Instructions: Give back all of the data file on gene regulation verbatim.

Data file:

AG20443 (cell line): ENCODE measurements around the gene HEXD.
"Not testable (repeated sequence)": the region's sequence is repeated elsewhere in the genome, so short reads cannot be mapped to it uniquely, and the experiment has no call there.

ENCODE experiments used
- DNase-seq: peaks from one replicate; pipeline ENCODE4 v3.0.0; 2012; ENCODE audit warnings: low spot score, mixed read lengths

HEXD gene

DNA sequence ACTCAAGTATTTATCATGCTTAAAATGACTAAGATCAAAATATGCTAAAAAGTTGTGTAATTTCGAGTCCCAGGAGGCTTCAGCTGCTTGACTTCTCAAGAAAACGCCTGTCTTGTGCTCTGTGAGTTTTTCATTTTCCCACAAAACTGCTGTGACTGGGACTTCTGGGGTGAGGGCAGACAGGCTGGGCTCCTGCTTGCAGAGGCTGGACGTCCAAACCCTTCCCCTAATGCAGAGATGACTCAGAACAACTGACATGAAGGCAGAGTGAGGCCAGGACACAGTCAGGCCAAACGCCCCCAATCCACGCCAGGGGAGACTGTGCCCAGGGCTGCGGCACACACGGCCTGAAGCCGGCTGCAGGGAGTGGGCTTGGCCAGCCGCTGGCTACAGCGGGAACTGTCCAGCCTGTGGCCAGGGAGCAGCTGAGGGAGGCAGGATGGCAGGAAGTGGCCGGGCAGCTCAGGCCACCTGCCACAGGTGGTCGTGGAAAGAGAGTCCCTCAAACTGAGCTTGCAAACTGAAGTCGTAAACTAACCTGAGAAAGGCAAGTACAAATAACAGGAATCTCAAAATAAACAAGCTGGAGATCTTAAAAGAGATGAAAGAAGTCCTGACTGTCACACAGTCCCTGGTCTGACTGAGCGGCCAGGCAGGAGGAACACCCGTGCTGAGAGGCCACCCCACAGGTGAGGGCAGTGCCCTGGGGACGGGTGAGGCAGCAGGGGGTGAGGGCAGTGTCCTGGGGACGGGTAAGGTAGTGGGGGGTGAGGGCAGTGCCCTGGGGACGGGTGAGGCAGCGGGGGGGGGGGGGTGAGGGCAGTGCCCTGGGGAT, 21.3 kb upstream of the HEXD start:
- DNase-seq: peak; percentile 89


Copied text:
AG20443 (cell line): ENCODE measurements around the gene HEXD.
"Not testable (repeated sequence)": the region's sequence is repeated elsewhere in the genome, so short reads cannot be mapped to it uniquely, and the experiment has no call there.

ENCODE experiments used
- DNase-seq: peaks from one replicate; pipeline ENCODE4 v3.0.0; 2012; ENCODE audit warnings: low spot score, mixed read lengths

HEXD gene

DNA sequence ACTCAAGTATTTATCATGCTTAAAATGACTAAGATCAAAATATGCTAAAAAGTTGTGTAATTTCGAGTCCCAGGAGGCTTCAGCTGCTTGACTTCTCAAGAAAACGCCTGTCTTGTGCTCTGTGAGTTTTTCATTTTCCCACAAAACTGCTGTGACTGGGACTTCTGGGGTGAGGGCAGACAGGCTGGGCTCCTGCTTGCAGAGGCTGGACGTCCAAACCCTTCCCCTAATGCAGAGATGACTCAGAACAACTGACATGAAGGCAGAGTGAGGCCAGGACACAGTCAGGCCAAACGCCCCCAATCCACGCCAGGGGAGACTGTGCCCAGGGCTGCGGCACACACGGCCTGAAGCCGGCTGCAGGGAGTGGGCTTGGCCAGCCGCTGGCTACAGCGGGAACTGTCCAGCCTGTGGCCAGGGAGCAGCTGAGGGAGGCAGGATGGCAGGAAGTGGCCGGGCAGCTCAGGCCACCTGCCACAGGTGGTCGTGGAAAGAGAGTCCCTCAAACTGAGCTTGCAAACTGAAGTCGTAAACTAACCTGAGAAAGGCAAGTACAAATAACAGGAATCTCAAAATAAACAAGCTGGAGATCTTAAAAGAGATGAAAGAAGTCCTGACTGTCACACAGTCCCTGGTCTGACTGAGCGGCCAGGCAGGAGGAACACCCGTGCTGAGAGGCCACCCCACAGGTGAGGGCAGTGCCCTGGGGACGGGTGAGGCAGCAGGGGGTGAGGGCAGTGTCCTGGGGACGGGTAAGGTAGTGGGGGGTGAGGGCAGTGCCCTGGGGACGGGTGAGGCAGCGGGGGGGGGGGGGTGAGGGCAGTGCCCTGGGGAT, 21.3 kb upstream of the HEXD start:
- DNase-seq: peak; percentile 89